FIG. 2 depicts a flowchart of example processing for an operation to access a shared resource, according to an embodiment of the invention. Control begins at block 200. Control then continues to block 205 where a partition 134 submits an operation for a shared resource to hypervisor 136. In various embodiments, the operation may be a request to read from, write to, update, delete, or configure the shared resource or any portion, subset, multiple, or combination thereof. Control then continues to block 210 where, in response to receiving the operation, the hypervisor 136 determines whether the operations submitted by the partition 134 are throttled (i.e., whether the partition has a throttle rate or a throttle amount). If the determination at block 210 is true, then the partition that submitted the operation is throttled and has a throttle amount, so control continues to block 215 where the hypervisor 136 determines whether the number of operations successfully submitted (the shared resource was not busy when the operation was submitted) by the partition to the shared resource (or to all shared resources) during the current time subdivision of the current time period is less than the throttle amount assigned to the partition for the shared resources (or for all shared resources) for the current time subdivision of the current time period.

If the determination at block 215 is true, then the number of operations submitted by the partition to the shared resource (or to all shared resources) during the current time subdivision of the current time period is less than the throttle amount assigned to the partition 134 for the shared resource (or for all shared resources) for the current time subdivision, so control continues to block 220 where the hypervisor 136 submits the operation to the shared resource. Control then continues to block 225 where the hypervisor 136 determines whether the shared resource is busy and not able to perform the operation. If the determination at block 225 is true, then the shared resource is busy and not able to perform the operation, so control continues to block 230 where the hypervisor 136 returns a busy status or return code to the partition that submitted the operation and records or saves to the memory 102 an indication that the partition received a busy status during the current time period. Control then returns to block 205, where the same or a different partition submits the same or a different operation to the same or a different shared resource via the hypervisor 136 during the same time period. In this way, multiple partitions 134 may submit operations to the same shared resource.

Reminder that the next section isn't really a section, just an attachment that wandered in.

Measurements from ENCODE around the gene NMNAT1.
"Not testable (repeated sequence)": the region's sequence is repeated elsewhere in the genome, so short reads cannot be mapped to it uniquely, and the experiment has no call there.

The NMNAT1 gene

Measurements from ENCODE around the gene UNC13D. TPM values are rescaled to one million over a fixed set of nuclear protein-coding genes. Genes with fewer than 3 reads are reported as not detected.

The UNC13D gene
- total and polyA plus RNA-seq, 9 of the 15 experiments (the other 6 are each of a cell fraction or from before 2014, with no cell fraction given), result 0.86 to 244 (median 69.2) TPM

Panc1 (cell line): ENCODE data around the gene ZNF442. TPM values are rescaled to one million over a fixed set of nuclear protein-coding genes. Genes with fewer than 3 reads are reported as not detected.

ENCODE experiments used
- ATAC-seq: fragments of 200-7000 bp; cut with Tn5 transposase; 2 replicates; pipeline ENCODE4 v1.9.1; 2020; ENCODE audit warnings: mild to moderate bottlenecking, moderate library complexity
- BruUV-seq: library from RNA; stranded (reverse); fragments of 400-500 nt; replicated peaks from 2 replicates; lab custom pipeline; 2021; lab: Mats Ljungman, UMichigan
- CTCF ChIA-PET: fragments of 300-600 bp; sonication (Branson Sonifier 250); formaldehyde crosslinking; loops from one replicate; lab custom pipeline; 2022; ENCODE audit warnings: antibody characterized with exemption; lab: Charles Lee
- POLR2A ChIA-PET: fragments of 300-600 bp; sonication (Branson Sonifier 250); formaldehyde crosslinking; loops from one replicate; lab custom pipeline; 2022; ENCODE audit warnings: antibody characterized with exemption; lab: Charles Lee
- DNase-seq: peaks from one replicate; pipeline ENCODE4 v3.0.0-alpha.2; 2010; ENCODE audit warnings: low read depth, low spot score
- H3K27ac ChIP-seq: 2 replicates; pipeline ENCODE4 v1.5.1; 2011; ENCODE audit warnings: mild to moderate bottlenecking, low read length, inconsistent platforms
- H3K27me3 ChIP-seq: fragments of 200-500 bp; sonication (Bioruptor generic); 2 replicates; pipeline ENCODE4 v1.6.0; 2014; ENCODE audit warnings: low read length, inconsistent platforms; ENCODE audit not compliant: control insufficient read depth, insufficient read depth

If the determination at block 225 is false, then the shared resource is not busy and is able to accept and perform the operation, so control continues to block 235 where the hypervisor 136 records or saves an indication of success to the memory 102 for the partition in the current time period. The shared resource performs the operation, and the hypervisor 136 returns an indication or return code of success to the partition. Control then returns to block 205, as previously described above. If the determination at block 215 is false, then the number of operations submitted by the partition to the shared resource (or to all shared resources) during the current time subdivision of the current time period is greater than or equal to the throttle amount assigned to the partition for the shared resource (or for all shared resources) for the current time subdivision in the current time period, so control continues to block 240 where the hypervisor 136 does not submit the operation to the shared resource. Control then continues to block 230, as previously described above.

If the determination at block 210 is false, then the partition that submitted the operation is not throttled (does not have a throttle amount), so control continues to block 245 where the hypervisor 136 submits the operation to the shared resource and records a return code returned by the shared resource (the return code may specify, for example, whether or not the shared resource performed the operation successfully, did not perform the operation successfully, or was busy and was unable to accept the operation) for the partition and the shared resource to the memory 102. The hypervisor 136 returns the recorded return code to the partition that submitted the operation. Control then returns to block 205, as previously described above.

FIGS. 3 and 4 depict flowcharts of example processing for throttling the access of shared resources by partitions after the expiration of a time period for tracking, according to an embodiment of the invention. Control begins at block 300. Control then continues to block 305 where the hypervisor 136 detects that the time period for the tracking expires, lapses, or ends, for example by expiration of the timer 172. Control then continues to block 310 where the hypervisor 136 determines whether any busy records for any partition exist (e.g., created as previously described above with reference to blocks 230 and 245 of FIG. 2), which indicate the hypervisor 136 returned a busy return code to the recorded partition during the previous time period that ended at block 305, and the operation requested by the partition was not sent to the shared resource or whether any throttled partitions exist (whether any partition had a throttle amount during the previous time period that ended).